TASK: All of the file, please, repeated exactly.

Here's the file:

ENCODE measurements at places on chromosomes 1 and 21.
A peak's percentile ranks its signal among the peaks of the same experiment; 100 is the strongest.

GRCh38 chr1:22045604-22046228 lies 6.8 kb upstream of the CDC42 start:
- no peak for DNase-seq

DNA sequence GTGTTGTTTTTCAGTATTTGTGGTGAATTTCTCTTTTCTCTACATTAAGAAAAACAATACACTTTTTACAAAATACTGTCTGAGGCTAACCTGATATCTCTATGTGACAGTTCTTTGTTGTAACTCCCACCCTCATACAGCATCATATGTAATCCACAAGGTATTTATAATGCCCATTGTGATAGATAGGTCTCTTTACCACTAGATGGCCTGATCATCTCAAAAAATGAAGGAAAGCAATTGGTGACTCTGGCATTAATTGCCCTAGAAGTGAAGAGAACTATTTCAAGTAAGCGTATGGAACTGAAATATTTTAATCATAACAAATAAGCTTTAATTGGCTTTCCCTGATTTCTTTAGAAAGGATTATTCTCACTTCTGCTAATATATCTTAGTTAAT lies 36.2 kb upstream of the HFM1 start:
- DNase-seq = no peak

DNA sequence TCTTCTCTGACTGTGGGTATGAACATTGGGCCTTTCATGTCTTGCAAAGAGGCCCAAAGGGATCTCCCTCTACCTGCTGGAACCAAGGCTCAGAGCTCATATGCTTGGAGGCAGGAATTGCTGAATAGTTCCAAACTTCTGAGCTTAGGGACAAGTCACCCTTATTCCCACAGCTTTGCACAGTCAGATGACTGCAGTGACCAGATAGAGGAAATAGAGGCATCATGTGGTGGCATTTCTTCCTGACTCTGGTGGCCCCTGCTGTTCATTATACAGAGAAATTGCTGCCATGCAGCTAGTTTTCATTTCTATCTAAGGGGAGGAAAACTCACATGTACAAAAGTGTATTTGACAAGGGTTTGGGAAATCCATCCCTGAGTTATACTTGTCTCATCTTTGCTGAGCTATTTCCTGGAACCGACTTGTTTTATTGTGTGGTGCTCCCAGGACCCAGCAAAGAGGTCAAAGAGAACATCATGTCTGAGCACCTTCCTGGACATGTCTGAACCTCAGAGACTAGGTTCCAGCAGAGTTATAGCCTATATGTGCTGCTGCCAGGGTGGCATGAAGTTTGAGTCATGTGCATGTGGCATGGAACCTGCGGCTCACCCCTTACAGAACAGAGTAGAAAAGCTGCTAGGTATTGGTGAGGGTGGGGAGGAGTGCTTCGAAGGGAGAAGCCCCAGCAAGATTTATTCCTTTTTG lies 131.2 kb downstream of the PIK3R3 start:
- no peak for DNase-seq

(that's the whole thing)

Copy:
ENCODE measurements at places on chromosomes 1 and 21.
A peak's percentile ranks its signal among the peaks of the same experiment; 100 is the strongest.

GRCh38 chr1:22045604-22046228 lies 6.8 kb upstream of the CDC42 start:
- no peak for DNase-seq

DNA sequence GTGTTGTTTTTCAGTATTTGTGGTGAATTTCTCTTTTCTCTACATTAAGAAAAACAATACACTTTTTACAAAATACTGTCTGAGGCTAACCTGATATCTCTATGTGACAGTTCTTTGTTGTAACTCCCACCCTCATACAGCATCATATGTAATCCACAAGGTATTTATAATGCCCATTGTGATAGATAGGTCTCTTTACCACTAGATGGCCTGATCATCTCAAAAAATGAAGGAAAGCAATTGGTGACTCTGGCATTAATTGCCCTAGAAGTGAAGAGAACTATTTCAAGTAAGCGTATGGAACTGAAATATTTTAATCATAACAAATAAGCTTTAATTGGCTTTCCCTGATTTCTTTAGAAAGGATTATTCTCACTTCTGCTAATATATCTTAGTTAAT lies 36.2 kb upstream of the HFM1 start:
- DNase-seq = no peak

DNA sequence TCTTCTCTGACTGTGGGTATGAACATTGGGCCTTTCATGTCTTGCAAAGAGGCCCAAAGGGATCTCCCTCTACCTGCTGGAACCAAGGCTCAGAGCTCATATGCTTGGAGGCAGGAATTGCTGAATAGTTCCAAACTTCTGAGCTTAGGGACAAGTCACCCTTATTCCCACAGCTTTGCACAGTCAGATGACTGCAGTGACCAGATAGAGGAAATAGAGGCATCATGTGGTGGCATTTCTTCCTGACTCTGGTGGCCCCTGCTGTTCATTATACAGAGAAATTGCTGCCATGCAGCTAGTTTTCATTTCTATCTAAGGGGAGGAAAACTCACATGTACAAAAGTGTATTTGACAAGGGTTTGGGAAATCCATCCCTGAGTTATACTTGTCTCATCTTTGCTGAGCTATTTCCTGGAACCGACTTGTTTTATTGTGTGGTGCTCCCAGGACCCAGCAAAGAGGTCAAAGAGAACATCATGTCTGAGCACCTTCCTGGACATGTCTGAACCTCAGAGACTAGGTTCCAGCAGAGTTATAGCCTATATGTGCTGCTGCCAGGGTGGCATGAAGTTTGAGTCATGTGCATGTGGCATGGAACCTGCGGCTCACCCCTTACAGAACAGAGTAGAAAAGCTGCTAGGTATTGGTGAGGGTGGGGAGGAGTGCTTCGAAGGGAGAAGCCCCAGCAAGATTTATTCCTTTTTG lies 131.2 kb downstream of the PIK3R3 start:
- no peak for DNase-seq